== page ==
"Do you have Year 9 food technology after lunch?" asks a friendly teaching assistant.
I check my timetable. It turns out that I do.
"Oh," she says, eyes downcast. "I overheard the kids plotting what antics they were planning for your lesson. I thought I should warn you."
When you work as a supply teacher, these warnings are pretty common. Sometimes they are erroneous and you discover the staff were simply trying to wind you up, but generally such grim predictions turn out to be entirely accurate.
As a teacher without any of the benefits that full-time staff enjoy - the opportunity to build relationships with the children, senior leadership team attack dogs, prior knowledge of the class, seating plans and the rest - what can you do about it?
Well, you learn fast as a supply teacher. See these hurdles as impassable mountains and you won't last long. See them instead as small speed bumps - easily negotiated if you adopt the right strategies - and you'll find supply teaching can be incredibly rewarding. Over the course of many years, I have settled on the following basic framework to ensure supply success.
Don't believe the hype
If you go into the lesson believing that the 30 or so children can destroy you, they most certainly will. Students can smell fear. So ignore the warnings and give the class the benefit of the doubt. Assume that every student will work to the best of their ability - it's unlikely this assumption will prove correct but your high expectations will pay dividends. Also, have confidence in your ability to teach a new class, and act assertively even if you don't feel that way.
Controlling the class can become even more difficult if students decide to adopt a false identity. Usually a sensible student will tell you who is who, but if not you can pinpoint their real names easily enough by simply checking their exercise books. Year photos are useful in some cases, but not all children will look like their picture.
Avoid unnecessary battles
Sometimes a teaching assistant will point out that the students are not in their assigned seats, but if you don't have a seating plan to correct it you have only a couple of options. You can reseat everyone according to the vague recollection of the teaching assistant, but this gains you very little and takes time; or you can tell the class that you reserve the right to move anyone if they are off task. By using the latter approach you can establish control without picking a pointless battle.
Establish early benchmarks
Once you have everyone's attention, quickly set out your top three rules for the lesson and, if you have time, write them on the board. Mine are: everyone must listen while the teacher is speaking; work to the best of your ability; and show good manners to everyone in the room.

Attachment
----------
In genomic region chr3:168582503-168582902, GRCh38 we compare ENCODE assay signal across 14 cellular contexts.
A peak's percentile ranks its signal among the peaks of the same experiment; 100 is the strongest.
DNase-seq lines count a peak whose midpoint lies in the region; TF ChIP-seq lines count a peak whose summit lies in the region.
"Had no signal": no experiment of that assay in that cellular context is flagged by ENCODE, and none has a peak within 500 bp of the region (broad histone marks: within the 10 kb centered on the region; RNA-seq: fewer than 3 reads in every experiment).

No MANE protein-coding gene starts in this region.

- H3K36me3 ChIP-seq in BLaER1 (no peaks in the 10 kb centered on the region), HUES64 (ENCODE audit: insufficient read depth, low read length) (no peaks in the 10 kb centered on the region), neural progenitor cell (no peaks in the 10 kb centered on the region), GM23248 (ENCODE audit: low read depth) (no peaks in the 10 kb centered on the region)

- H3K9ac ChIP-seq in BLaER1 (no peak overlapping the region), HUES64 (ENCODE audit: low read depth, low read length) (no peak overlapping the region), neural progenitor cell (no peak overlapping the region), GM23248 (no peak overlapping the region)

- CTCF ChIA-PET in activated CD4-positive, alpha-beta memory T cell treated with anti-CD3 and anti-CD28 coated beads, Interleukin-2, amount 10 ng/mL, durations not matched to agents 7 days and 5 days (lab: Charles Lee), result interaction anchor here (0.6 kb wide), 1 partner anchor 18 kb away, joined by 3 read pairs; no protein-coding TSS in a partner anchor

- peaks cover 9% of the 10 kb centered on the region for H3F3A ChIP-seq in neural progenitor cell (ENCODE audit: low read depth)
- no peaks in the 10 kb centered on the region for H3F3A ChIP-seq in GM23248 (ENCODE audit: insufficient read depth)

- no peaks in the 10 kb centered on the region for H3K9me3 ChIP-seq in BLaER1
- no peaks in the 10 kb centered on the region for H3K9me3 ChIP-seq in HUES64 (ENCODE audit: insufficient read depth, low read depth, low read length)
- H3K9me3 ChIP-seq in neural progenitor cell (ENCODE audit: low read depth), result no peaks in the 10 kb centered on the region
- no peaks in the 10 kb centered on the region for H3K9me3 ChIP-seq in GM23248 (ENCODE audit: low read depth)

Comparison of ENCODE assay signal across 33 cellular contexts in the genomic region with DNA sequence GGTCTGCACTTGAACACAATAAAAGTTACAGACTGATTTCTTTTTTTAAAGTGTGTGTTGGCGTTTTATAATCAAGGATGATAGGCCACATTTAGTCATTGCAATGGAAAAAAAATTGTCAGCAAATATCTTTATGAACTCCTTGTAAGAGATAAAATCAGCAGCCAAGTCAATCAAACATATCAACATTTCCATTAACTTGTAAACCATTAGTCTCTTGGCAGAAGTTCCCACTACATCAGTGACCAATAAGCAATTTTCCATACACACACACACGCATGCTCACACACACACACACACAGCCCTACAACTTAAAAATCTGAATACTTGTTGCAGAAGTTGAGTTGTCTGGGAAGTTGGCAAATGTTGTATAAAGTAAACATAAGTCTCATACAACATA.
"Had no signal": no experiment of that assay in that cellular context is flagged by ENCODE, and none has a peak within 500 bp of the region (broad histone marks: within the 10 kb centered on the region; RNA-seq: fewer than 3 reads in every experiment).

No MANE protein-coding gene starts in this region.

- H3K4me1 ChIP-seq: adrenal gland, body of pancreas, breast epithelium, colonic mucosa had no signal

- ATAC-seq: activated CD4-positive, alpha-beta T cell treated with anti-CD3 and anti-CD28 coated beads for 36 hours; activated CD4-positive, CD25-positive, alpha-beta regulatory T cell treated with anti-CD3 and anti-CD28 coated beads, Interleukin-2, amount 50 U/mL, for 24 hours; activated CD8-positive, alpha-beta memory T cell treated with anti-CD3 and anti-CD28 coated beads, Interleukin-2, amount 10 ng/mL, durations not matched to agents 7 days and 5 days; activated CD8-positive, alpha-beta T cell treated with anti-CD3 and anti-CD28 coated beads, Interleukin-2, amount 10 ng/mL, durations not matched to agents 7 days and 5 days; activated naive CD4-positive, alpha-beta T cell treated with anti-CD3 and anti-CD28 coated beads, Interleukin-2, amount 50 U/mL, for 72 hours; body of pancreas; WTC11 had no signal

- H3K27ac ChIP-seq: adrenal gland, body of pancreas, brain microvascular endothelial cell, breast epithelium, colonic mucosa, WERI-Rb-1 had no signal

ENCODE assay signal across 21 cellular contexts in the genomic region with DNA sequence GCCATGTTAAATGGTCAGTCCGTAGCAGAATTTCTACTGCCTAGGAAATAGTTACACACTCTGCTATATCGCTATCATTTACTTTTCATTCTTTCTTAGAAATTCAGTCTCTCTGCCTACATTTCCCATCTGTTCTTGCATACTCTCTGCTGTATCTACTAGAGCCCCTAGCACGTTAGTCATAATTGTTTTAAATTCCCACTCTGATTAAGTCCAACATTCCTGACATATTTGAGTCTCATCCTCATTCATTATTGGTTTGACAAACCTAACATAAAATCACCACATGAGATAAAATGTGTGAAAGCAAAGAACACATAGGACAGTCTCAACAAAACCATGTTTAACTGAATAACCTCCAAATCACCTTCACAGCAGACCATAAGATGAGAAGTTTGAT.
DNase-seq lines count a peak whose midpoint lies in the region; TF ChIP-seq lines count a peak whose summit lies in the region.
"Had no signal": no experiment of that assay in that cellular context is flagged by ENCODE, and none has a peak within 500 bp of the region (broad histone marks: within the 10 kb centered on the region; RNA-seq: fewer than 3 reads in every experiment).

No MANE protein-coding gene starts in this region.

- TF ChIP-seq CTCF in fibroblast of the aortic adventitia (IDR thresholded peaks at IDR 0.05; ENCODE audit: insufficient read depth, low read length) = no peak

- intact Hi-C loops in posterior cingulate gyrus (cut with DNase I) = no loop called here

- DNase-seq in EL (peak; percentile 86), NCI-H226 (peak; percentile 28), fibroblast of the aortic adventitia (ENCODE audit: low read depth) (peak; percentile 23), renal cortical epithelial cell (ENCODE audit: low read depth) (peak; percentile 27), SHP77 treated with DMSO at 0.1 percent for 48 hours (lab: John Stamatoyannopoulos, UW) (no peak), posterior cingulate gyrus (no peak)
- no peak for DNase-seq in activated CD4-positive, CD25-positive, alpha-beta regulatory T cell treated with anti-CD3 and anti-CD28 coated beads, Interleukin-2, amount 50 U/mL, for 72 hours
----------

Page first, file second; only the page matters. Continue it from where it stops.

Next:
Keep a record
Ask for two copies of the class register - one for attendance and the other to note down positive and negative behaviour. This way you have a record of which students played up and which worked hard to pass on to the usual class teacher.
Constantly monitor the class
Keep your eyes on everything - scan the room to ensure that you know what is happening. Praise good behaviour and nip bad behaviour in the bud before it can flower.
Patience is a necessity
When covering a lesson, you must set your tolerance levels extremely high. You don't have the time or the relationships to act like their normal teacher. That doesn't mean ignoring misbehaviour, it just means tempering your response slightly and letting small things go more often than the class teacher would. If you do have to act, it is best to take the student aside privately rather than deal with 29 potential supporters turning against you.
Ask for help
If you have not been able to settle a class after five to 10 minutes, get a student who has been acting more sensibly to go to reception and ask for support. Schools would rather you say that you need help than ignore the problem. Usually they will know the challenging classes and will not be surprised if you have to ask for assistance.
Be ready for the last 10 minutes
The end of a lesson is always disruptive, regardless of who is teaching, so take some time fillers for those last 10 minutes when a class can become restless - for example, I use critical-thinking games.
Don't be afraid to feed back to the class teacher and the school about your experience. Grumbling in private about a lack of support or poor preparation will solve nothing. Only by reporting back can you ensure that your fellow supply teachers have an easier time in the future.
Lois Parham is a supply teacher working in England
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